I learned about the y axis- the vertical line-  that connects us to God. To the transcendent hope that is beauty, mystery, and unfathomable joy.  To knowing, with certainty, of our place in the cosmos, as small but beloved beings, cherished by our Creator.  Of learning, through experience, that God is stronger and bigger than all of our problems and as accessible and ready to care for us as our next breath.  That our cry to God in pain, surprise or joy is old news by the time it leaves our lungs-  for God knows our every wish, desire, pain and need… before we even ask.


The x and the y axis, when joined, make the cross.


And the cross is more than two lines.  It is more than relationships with each other, or with a heavenly deity… it is life.


We believe that in taking up the cross we receive a new kind of life that is eternal.


That is a geometry proof that defies explanation unless you have lived it; lived the x and lived the y.  And then, then words of Jesus ring true, that to lose one’s life is to gain it.





6 thoughts on “the x and the y”

  1. Heather Nokes says:

    Like you, Audrey, I could do arithmetic without a problem but “the other stuff” – no way! In fact until recently, I used to dream of skipping maths class (I`m now 71 years old)!!!
    But I just want to thank you for your posts. They are always inspiring and often insightful and helpful to me on the Way!
    Many thanks!

  2. audrey scanlan says:

    Heather, it is good to have made a new friend from so far away through the wonder of the internet! I’m glad that you can relate to my (our) nightmare with maths! When I finally “got it,” I was able to see algebra and geometry as a puzzle to solve, like the crossword puzzle that we worked each week with words… but in numbers. I’m still too burned to try Sudoku, but I bet I’d like it!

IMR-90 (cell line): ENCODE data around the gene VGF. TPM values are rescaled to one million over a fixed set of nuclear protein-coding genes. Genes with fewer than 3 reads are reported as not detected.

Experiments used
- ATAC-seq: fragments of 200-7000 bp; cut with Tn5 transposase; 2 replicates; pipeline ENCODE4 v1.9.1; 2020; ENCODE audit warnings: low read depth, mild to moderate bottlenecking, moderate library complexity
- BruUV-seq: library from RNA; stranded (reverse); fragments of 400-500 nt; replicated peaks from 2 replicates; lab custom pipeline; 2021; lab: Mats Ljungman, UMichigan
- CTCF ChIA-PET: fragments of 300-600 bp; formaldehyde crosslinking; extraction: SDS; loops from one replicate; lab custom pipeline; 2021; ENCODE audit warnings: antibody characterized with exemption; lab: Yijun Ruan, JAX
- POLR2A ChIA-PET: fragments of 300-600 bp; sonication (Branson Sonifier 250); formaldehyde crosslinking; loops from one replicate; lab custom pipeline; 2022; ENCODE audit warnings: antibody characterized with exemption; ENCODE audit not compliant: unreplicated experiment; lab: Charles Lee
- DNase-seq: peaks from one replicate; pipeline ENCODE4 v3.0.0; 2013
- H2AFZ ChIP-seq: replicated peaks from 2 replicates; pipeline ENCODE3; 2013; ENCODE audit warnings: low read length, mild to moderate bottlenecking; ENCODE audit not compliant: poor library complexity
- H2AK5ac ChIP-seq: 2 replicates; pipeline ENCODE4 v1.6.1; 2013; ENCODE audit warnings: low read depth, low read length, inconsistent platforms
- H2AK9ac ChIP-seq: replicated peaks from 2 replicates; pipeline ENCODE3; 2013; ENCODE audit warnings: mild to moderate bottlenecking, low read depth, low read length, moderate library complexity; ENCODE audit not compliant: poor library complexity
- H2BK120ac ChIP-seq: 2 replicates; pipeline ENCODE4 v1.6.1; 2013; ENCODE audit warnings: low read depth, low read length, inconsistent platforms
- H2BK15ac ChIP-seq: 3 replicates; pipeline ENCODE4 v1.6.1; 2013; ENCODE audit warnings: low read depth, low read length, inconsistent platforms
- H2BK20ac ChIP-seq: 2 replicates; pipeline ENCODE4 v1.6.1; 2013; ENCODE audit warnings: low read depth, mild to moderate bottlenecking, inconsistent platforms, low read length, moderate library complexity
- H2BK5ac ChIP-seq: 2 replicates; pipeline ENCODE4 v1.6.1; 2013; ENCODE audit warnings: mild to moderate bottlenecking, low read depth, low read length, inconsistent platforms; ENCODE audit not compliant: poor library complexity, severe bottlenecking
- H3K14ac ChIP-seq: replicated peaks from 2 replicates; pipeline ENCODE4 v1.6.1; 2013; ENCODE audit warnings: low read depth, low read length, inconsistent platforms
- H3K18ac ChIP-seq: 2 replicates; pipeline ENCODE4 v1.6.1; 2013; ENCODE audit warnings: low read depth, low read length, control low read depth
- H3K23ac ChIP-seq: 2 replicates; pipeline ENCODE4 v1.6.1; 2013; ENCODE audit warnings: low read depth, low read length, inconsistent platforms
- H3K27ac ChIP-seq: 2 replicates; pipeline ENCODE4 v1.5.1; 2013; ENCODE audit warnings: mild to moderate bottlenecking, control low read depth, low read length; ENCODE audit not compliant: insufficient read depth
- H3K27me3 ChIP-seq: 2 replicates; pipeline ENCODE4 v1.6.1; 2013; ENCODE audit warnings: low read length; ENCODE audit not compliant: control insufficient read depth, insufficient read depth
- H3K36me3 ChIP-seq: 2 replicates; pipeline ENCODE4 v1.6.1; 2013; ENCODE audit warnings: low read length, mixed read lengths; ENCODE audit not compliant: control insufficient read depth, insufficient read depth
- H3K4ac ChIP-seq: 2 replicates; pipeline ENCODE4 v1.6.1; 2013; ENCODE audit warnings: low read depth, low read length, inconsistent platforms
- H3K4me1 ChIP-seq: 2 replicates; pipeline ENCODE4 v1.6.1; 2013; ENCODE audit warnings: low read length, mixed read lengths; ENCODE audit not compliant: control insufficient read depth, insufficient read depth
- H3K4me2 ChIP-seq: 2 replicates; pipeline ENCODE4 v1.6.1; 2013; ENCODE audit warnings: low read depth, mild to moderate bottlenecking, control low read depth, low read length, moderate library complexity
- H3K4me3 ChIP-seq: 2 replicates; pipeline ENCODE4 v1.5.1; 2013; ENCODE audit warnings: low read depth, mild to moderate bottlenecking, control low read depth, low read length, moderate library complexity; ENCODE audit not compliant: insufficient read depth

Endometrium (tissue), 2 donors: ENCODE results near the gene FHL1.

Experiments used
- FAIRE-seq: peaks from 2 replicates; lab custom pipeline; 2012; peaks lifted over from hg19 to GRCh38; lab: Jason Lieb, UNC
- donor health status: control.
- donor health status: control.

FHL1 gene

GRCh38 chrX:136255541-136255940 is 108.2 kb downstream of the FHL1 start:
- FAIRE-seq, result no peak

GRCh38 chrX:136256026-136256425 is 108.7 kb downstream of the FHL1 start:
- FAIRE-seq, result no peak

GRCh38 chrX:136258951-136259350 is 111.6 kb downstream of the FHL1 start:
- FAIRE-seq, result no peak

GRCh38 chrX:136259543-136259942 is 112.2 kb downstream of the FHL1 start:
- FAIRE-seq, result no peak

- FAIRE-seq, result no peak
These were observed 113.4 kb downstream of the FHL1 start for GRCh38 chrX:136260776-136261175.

And the cross? It is my compass now. Both axis. Without other the x or y axis, it cannot be a cross, and so I work daily, at both relationships: with those on my earthly plane, and with the divine in the heavenly realm.
    Lenten blessings to you!

  3. Carlton Kelley says:

    I was not good at geometry. But with the passing of the years I have learned to see the Cross, not simply as a Christian belief, but as the way of life and peace. I know that the Cross of my alcoholism led me to a place of joy that I would never have known without it. I would not be in love with God today without that cross. Julian of Norwich makes the interesting comment that our sins, our crosses, turn to our joy.

    1. audrey scanlan says:

      Thank you, Carlton.
      I believe that the practice of our faith leads to its deepening. What seems obscure or difficult at one point, can seem easy or even life giving at another.

  4. John M. Stevenson says:

    Echoes of my algebra and geometry classes. As a Business and Finance major in college was obligated to face that cursed stuff again in form of Quantitative Methods. (But pleased grading was on a curve )

  5. audrey scanlan says:

    grading a curve is a sign of God’s grace. (-: